Spring Arrives with Baldr

Today is the first day of spring, which, for me, is a day to admire the constant renewal of life in the world around us. More specifically, though, I always find myself thinking of Baldr, who (as many of us know) returns from Hel to restore life to the post-Ragnarok world.

As stanza 59 of Völuspá recounts: 

“Without sowing the fields will grow, 
all evil will be healed, Baldr will come.”[1]

The picture below comes from a hike I made while staying in Ísafjörður last summer. I stopped along the mountainside (Eyrarhlíð, to be specific) to admire the view when I saw these flowers, shining with white and gold in the warm sunlight. Anyone familiar with Snorri Sturluson’s Prose Edda will know that Baldr is associated with a flower called Baldr’s Brow (Baldrs brá, or, scientifically, Matricaria maritima).[2]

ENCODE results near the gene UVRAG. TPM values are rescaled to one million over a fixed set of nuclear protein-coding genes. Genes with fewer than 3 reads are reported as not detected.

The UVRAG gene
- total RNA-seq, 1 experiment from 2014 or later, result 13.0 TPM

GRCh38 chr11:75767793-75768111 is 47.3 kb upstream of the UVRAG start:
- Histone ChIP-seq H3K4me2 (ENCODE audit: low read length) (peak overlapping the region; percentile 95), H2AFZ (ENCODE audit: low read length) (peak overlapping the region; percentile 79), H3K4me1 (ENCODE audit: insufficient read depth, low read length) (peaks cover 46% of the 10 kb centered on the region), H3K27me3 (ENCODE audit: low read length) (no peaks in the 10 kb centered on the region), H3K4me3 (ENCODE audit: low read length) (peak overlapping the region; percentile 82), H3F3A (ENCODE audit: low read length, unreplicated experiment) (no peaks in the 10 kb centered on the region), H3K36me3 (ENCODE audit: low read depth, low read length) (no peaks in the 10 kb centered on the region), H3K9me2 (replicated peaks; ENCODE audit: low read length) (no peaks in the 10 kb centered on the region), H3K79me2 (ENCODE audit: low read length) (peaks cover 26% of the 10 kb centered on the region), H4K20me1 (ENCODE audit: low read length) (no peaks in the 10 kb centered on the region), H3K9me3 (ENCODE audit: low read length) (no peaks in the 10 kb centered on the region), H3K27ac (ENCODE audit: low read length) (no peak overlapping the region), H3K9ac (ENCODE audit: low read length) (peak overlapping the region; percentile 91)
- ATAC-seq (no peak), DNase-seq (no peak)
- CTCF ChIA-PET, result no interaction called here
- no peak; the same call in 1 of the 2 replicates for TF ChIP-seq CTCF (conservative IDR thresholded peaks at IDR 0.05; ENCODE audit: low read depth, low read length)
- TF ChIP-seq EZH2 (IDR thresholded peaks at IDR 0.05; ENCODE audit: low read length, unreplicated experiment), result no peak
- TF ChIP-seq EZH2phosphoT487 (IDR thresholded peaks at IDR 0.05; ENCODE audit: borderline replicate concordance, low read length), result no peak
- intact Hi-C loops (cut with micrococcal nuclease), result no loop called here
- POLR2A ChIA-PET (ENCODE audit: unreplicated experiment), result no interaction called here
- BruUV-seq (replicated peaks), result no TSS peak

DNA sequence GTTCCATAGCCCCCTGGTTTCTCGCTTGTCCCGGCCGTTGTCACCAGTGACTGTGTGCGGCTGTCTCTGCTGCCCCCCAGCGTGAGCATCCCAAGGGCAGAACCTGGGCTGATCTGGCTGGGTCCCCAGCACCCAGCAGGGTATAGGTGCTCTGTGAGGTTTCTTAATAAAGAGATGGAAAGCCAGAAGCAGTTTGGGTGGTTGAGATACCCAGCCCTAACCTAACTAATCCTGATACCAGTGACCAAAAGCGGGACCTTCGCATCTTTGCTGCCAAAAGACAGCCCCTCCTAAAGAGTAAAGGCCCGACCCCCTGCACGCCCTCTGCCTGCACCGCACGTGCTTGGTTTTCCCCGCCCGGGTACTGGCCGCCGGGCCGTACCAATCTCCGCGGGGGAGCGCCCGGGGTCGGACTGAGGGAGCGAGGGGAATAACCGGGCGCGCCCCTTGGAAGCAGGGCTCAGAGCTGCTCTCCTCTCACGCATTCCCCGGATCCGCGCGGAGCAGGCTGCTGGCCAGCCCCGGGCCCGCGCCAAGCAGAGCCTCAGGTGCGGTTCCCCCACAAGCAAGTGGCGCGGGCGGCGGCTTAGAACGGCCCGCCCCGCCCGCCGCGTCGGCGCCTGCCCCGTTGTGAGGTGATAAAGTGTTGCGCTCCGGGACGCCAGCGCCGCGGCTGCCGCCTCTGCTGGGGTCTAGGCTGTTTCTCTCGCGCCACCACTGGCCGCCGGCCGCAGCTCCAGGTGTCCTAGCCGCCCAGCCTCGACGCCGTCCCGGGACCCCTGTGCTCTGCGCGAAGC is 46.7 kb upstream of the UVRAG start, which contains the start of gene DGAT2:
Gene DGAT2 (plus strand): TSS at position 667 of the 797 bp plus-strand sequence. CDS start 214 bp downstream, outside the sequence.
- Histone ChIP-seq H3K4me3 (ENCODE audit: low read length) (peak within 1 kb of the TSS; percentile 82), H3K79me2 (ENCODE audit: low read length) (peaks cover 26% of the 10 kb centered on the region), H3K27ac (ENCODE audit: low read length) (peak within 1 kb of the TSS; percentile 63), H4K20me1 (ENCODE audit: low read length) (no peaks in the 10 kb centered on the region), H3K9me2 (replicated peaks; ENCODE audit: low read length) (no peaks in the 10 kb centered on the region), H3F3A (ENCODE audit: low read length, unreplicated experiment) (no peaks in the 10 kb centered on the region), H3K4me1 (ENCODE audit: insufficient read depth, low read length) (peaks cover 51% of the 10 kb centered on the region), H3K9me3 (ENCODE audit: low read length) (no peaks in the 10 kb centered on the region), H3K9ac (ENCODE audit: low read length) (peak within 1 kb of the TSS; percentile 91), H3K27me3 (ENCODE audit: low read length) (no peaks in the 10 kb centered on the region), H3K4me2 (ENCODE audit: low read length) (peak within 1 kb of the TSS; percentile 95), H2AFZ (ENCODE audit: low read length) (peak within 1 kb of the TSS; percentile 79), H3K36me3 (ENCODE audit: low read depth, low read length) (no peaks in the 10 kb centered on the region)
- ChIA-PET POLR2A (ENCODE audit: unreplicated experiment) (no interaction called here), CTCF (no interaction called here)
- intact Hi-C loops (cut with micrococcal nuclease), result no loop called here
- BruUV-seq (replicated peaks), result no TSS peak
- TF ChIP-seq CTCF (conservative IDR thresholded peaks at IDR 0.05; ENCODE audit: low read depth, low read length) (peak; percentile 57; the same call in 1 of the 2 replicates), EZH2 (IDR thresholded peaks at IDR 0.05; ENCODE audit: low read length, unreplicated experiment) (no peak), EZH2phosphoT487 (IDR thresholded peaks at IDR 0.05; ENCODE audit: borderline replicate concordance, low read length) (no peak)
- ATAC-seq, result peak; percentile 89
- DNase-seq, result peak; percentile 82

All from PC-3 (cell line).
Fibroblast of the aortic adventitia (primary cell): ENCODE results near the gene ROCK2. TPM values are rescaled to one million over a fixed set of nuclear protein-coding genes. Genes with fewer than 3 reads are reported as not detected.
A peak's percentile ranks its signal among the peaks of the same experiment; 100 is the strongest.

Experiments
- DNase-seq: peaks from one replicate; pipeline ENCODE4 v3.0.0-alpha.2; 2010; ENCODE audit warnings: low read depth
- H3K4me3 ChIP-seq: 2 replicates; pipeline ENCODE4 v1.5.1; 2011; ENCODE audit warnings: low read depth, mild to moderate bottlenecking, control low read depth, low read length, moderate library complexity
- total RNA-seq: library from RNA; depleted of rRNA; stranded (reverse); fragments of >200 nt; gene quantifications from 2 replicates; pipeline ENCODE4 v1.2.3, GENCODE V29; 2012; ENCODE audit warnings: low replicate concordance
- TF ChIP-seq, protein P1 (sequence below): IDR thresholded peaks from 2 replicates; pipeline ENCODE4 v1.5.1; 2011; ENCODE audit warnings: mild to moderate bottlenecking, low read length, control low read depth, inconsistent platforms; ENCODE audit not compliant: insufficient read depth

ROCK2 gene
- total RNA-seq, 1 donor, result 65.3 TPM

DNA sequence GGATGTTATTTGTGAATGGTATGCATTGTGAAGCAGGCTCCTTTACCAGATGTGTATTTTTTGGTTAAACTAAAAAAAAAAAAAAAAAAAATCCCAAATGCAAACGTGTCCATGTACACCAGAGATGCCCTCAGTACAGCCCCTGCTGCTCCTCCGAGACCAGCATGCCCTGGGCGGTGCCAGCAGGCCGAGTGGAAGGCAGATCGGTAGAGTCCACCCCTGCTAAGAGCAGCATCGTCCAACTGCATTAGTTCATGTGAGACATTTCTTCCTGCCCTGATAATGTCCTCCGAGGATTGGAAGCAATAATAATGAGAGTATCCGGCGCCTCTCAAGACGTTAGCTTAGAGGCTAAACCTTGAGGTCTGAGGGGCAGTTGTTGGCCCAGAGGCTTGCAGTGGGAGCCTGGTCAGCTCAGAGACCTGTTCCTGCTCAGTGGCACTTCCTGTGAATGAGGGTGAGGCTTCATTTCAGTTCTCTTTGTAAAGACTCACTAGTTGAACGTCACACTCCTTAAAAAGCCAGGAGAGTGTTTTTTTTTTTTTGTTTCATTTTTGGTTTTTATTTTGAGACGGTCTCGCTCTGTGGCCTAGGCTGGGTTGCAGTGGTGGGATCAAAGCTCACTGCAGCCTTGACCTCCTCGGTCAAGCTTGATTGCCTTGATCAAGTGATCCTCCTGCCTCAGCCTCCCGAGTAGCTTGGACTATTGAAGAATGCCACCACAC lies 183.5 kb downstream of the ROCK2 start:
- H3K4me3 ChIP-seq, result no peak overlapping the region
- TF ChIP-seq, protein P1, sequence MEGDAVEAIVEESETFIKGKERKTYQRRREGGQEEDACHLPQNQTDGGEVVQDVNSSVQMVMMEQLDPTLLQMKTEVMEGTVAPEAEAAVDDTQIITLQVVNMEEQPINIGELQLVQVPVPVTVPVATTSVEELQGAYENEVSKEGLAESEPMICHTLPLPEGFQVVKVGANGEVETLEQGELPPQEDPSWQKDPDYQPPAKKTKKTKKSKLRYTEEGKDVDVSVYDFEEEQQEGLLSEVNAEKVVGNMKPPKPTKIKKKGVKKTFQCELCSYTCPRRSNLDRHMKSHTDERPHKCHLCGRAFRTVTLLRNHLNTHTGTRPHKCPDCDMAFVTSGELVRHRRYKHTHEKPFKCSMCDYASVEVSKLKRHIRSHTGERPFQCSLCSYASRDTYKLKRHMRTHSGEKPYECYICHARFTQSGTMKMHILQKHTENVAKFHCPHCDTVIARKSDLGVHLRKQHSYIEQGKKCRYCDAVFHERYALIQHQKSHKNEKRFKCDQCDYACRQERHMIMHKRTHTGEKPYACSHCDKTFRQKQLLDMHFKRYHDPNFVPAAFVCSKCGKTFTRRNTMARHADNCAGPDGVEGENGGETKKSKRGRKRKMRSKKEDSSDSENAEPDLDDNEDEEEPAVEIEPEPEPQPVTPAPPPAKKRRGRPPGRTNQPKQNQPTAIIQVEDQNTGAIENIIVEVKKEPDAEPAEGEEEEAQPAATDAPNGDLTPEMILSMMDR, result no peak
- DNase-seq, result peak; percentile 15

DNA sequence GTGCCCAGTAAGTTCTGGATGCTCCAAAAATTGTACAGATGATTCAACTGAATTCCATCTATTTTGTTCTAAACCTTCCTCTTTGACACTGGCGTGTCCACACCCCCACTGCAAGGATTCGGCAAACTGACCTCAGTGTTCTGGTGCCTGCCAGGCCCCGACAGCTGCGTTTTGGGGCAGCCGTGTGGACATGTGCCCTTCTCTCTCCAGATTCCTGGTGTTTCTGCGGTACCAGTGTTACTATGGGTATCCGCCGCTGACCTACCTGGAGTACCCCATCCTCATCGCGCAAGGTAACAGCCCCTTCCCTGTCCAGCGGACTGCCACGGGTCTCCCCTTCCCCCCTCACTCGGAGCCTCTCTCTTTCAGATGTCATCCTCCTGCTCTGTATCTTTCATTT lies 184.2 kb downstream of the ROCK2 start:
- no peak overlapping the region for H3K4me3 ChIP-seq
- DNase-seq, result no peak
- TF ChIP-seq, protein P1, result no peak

If I’m not mistaken (and I most certainly could be), these are that very flower; and so, it is to this memory that my mind wanders on this first day of spring, to that day when I was bathed in welcoming sunlight, hiking along an Icelandic fjord during the summertime, when life flourishes most strongly after its renewal in springtime.

Keep wandering,



  1. Carolyne Larrington trans., The Poetic Edda (repr., 1996; Oxford: Oxford University Press, 2014), 11. ^
  2. For context, see Snorri Sturluson, Edda, translated by Anthony Faulkes (London: Everyman, 1995), 23. ^

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